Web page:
Hitting High Flying Doves


Dove-Shooting-082112-1By Nick Sisley

Rolling thunder had the ground shaking underfoot. A flash of lightning, and then another, foretold what was coming. But the doves were flying, so I wasn’t ready to run for the bus yet. My long-barreled 28-gauge was scoring regularly.

“Stay in the gun. Hard focus on the bird’s head. Stay smooth,” I kept reminding myself, perhaps to keep my mind off the rain that the sky promised. Just as I felt the first patter of rain, there was my favorite shot –an incomer right to left–passing on my left. The 20-gram 28-gauge load hit that bird very hard at about 25 yards.

The patter of rain increased a bit. I looked at my secretario, Jesus, and pointed the opened 32-inch barrels toward the Mercedes-Benz minibus. Jesus shook his head up and down, and followed that with, Si, señor.” He covered the case of shells with a small, zippered waterproof tarp, and we took off at a fast walk.

By the time we reached that bus it was raining a little harder, but the white aerial display coupled with the ear-thumping acoustics promised that ditches would soon be full, flat areas would turn into ponds and road negotiation would become questionable. Our head guide, Pablo, hadn’t sat in the driver’s seat very long before the rain started coming down harder. He turned the engine over and, one by one, he picked up the other shooters in our party while their secretarios ran for the nearest trucks.

Once our gang was in the bus and no longer getting drenched, we reconnoitered, trying to come up with a game plan. Pablo suggested we go for coffee. There was a gas station and restaurant about 25 kilometers away.

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Jesus and I take a break to pick up and admire some of the doves taken at long, long range.

Proceeding slowly, the Mercedes had no difficulty getting through the muck of the field. Once we reached the road, with a good stone bottom, all we had to worry about was keeping the motor running because we had to drive through area after area where the road had flooded, with water a foot or more deep. All this time the rain kept pelting down with ferocity.

Once inside, we were dry and warm. Small cups of rich black coffee were placed before us. We sipped slowly, but the rain kept coming down. On our drive, I had predicted, “It cannot rain this hard for long.” My optimistic side showing, I followed up with, “We’ll be back to the shooting area soon.”

Well, we weren’t. The rain was relentless. The secretarios (called bird boys on previous shoots in South America) busied themselves at the restaurant pool table. Soon tiring of that game, they played “foosball” soccer. There was a table where six could play at a time. Some light peso betting took place, but the game was simply a good way to beat the rain outside.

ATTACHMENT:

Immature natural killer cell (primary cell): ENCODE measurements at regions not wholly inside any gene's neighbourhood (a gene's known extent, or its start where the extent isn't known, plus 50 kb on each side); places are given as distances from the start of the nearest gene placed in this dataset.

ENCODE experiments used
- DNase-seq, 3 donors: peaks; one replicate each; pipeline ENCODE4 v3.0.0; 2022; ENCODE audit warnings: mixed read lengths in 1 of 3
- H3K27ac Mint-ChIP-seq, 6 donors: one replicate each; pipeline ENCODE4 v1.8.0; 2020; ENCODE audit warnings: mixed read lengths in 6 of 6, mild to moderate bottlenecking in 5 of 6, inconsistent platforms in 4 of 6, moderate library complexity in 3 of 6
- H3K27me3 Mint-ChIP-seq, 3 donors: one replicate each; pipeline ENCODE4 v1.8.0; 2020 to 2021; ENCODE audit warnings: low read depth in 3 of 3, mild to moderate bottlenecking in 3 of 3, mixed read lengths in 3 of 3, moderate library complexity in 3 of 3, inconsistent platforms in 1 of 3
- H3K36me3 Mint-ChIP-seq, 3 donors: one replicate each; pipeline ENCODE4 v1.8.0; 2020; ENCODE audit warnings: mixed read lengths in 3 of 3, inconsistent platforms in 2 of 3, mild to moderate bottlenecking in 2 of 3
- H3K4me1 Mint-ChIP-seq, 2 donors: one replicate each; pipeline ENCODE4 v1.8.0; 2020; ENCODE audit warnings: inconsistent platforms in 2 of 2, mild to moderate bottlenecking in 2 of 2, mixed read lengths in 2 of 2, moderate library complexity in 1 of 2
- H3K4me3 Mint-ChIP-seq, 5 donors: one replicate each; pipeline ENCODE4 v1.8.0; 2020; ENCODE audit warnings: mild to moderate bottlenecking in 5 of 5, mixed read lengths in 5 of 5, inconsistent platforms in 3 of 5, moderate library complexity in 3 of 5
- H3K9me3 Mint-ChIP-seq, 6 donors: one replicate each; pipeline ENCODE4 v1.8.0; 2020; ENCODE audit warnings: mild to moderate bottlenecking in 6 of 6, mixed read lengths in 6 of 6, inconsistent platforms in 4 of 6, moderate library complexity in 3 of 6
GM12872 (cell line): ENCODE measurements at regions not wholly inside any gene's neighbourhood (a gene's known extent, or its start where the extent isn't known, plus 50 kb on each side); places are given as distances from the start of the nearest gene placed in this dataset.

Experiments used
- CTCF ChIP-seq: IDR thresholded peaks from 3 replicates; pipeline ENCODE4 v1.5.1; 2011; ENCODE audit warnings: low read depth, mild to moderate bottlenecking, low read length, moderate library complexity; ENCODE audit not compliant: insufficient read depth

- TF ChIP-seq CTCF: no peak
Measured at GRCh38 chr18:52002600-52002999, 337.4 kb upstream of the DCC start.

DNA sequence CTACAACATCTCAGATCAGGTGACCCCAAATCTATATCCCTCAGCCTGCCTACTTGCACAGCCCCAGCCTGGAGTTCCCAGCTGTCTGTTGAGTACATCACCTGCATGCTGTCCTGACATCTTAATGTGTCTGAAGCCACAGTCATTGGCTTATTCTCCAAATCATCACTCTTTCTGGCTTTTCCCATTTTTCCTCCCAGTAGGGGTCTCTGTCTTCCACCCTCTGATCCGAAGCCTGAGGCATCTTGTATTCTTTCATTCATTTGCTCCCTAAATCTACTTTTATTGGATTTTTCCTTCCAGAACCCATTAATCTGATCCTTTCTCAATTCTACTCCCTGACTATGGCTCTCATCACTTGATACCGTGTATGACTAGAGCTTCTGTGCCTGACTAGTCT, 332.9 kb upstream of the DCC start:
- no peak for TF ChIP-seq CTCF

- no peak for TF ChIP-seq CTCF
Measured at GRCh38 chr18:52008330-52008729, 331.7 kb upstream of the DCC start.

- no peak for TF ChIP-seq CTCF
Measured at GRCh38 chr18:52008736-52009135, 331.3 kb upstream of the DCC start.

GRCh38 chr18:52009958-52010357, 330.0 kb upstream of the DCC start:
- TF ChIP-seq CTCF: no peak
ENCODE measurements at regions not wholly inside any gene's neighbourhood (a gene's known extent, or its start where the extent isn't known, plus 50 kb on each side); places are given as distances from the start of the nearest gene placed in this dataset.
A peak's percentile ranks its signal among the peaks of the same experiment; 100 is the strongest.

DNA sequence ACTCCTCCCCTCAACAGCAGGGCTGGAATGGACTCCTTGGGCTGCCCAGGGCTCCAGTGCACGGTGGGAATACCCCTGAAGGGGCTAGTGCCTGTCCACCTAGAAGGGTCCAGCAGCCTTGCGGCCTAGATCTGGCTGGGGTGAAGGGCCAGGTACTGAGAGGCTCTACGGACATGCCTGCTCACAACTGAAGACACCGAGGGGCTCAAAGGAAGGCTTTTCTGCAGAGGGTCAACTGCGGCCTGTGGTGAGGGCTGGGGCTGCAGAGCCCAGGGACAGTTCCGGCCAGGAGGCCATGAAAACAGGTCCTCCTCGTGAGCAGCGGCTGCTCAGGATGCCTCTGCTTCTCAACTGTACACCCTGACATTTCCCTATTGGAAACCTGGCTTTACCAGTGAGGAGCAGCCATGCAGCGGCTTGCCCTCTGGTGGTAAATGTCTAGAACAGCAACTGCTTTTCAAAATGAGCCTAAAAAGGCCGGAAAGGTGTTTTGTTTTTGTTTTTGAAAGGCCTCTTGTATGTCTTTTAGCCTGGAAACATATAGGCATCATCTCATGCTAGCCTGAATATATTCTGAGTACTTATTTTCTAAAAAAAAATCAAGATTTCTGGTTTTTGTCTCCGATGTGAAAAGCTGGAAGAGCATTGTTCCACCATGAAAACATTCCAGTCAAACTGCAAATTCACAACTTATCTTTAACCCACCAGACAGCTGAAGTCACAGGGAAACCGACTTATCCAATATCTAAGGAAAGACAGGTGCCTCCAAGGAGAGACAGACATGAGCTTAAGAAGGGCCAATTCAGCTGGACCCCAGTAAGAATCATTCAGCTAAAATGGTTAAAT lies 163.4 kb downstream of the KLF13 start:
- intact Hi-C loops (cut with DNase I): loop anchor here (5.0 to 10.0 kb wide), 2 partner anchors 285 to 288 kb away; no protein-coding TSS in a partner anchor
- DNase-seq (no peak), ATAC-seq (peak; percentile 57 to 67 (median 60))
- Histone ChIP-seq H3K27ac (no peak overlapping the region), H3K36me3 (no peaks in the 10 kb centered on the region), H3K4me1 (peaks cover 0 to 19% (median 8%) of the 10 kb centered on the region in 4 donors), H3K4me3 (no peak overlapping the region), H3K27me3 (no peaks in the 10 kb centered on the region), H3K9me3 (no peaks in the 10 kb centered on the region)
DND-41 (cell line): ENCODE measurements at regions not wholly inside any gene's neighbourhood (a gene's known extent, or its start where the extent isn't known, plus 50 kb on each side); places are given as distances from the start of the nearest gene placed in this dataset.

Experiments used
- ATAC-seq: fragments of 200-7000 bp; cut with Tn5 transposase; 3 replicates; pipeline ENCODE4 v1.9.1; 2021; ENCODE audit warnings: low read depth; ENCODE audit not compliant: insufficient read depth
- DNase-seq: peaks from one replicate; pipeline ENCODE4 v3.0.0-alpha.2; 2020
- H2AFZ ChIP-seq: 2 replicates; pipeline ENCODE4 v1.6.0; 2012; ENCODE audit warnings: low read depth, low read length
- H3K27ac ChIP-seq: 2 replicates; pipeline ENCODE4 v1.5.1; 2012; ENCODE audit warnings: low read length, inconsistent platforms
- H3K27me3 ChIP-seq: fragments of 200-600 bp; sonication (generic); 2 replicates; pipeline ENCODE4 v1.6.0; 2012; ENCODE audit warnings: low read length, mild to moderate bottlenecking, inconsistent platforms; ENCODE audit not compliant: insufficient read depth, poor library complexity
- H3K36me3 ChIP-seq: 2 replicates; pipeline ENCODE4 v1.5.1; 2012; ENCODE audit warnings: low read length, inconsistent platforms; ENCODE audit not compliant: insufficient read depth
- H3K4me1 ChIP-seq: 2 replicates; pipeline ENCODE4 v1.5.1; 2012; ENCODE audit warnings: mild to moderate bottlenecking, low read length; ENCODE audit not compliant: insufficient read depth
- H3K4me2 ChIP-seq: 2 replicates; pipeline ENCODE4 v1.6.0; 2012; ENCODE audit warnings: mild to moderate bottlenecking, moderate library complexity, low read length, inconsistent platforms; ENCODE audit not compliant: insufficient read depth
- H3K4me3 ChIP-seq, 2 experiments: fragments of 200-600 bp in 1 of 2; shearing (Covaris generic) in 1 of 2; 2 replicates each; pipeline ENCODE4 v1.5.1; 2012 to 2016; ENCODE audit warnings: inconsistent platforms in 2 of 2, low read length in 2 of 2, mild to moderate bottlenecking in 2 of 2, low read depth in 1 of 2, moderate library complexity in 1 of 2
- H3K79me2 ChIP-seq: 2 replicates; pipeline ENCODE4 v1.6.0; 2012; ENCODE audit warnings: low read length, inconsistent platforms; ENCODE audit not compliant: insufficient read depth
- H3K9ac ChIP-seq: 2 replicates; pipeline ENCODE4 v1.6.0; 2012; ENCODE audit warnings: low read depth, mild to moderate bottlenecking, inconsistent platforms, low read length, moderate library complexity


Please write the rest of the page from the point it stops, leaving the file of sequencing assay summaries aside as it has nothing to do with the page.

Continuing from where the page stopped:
We had reached the restaurant about 10:30 a.m. By 12:30 p.m. there had been no letup. Pablo had food brought in from the coolers in the trucks that accompanied us. A fire of mesquite-type wood was already going on the inside asado (a kind of cooking fireplace). The Argentines use the hot coals from the wood to cook over a grate. Hector, the cook, soon had chicken breast, sausages, tenderloin and other beef cuts sizzling over the coals. The rain drummed down as hard as ever.

There was no letup while we ate, or after. By around 2 p.m. it was just raining–no longer a deluge. I wondered about the safety on the blacktop surface highways, to say nothing of the dirt roads with their good, hard stone bases. By 2:30 p.m. the rain had slackened to a mere pitter-patter, so Pablo prepared us for departure. I was totally lost with all the turns we made, coupled with the heavily overcast sky. But I think Pablo took us back to near where we had been shooting in the morning.

Jesus and I took up a position adjacent to a copse of trees surrounded by a massive soybean field. He loaded two dry shells into my over-and-under. We took up the vigil, which lasted about two seconds. I had a right-to-left crosser, probably at 35 yards, but I missed.  “En frente,” I told my partner, meaning “in front.” When I miss a dove, it is often in front, and I think that’s true for a lot of shooters.

My short-in-stature secretario had built a blind of cut bushes, but after shooting maybe a box of shells it became apparent that more birds were coming from the opposite direction. The solution was simple. We took up our waiting position on the opposite side of the little brush blind. The only problem was that the birds flying in the opposite direction were very high, and there I was standing with a diminutive 28-gauge tossing only 20 grams of shot–about 3/4 of an ounce. Interestingly, the shot size is one of my favorites for pest pigeons back at home–No. 7s, which you don’t see very often in American factory loads.

I had screw-in chokes for this over-and-under (a Caesar Guerini Summit Sporting, by the way), so I thought about making a choke change. For most of the trip to this point, I had found that I shot my best with the Skeet screw-ins. These have a mere .003 constriction, so I started passing up the long, high incomers, shooting only at birds within 40 yards. But even the doves at 40 yards were absolutely collapsing to my little 20-gram loads of No. 7s, at least when I did my part of pointing properly.

The rage in Uruguay, Argentina and Bolivia these days is to have doves presented at extreme distances. Shooting 500, 750, even 1,000 shells a day is no longer the in thing to do. No, it’s high, high birds that shooters say they want, and the outfitters seem to work extra hard at getting shooters positioned where the tall tries can be frequent. But I’ve always resisted stretching the distance, even with a 12-gauge gun. I get a lot of satisfaction in shooting a high percentage, as well as seeing most of the doves hit very hard, i.e., with the center of the pattern. Of course, I don’t always perform to expectations.

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The shish kebabs cook over the mesquite coals.

But this seemed to be the day for me to stretch shots out a bit. It’s difficult to judge distances to an overhead dove. Whether the bird is 40, 45 or 50 yards is not easy to estimate. Stretch the distance even farther, and such estimates become even more difficult.